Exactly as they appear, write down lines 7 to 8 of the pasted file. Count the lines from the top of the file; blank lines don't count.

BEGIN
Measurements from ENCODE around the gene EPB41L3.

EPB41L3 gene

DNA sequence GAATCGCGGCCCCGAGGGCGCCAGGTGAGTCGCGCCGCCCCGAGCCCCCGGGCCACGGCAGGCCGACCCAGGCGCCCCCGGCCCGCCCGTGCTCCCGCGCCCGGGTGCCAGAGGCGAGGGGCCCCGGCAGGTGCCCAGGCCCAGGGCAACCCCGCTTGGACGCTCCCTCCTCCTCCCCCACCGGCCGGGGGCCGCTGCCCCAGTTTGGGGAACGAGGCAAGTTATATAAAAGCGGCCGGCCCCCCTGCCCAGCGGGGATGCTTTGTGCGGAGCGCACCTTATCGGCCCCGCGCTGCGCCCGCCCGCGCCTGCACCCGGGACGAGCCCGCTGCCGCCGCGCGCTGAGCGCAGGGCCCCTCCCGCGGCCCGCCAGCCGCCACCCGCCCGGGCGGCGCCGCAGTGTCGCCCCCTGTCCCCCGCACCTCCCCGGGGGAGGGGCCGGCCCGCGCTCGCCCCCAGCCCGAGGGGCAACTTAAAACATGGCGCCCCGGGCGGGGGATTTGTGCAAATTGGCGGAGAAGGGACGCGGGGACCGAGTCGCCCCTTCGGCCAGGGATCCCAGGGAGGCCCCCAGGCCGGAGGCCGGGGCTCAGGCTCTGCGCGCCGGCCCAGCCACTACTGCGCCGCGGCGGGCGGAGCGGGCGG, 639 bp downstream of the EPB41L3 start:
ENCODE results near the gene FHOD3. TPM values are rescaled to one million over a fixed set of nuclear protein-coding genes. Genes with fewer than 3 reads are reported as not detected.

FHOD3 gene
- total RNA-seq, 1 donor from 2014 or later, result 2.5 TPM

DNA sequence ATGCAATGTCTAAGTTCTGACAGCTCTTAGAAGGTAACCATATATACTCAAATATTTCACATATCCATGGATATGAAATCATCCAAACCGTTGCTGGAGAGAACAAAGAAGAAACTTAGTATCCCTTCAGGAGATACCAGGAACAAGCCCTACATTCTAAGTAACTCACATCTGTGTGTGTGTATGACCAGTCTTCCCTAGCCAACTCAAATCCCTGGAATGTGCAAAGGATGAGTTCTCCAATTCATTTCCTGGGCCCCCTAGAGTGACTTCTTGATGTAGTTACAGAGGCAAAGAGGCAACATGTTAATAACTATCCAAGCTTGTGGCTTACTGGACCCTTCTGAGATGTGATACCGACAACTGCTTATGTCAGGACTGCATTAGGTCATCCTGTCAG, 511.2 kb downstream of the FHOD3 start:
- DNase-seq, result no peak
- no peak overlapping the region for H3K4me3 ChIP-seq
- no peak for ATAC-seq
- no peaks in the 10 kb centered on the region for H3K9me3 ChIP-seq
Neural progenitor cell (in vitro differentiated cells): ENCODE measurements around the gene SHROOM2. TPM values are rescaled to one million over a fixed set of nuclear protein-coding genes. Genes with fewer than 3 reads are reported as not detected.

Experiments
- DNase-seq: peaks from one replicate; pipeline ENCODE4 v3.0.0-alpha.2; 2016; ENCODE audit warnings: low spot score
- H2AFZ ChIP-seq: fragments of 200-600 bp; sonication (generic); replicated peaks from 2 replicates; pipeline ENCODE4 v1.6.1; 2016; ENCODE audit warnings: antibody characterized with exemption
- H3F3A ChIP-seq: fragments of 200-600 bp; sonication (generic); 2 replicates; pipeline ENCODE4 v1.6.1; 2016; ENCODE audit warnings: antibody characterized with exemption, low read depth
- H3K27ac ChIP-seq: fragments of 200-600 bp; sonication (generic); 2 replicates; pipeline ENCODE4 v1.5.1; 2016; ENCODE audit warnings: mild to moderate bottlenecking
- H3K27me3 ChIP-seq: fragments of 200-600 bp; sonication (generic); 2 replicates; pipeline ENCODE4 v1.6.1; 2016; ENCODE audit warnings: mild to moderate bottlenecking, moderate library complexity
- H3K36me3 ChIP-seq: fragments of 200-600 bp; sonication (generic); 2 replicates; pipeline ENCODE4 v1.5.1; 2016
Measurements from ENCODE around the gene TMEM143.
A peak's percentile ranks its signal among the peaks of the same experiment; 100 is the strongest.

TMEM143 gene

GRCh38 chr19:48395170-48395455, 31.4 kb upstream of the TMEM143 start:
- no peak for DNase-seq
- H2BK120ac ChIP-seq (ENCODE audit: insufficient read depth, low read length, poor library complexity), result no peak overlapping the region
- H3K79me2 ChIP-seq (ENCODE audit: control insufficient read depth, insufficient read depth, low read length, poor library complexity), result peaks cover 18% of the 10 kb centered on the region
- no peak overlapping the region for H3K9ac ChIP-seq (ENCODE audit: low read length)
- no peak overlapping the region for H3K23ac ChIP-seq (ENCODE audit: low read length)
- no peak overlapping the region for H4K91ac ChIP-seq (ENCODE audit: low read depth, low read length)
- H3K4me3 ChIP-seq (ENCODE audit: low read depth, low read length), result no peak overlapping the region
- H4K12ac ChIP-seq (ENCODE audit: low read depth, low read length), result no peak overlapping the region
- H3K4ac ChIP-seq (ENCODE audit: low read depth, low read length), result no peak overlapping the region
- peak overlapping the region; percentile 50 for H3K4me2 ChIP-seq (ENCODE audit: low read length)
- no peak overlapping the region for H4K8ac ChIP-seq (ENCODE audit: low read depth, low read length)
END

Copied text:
DNA sequence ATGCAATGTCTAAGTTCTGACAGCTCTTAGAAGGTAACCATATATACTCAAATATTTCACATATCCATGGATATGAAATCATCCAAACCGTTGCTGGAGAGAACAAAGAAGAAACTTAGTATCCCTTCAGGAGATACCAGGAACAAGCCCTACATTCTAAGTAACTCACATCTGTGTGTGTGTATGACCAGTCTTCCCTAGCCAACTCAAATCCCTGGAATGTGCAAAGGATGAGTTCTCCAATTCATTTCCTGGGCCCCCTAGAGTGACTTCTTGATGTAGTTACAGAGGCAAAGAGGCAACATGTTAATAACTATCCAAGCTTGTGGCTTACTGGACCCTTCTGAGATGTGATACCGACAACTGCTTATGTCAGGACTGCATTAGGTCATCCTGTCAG, 511.2 kb downstream of the FHOD3 start:
- DNase-seq, result no peak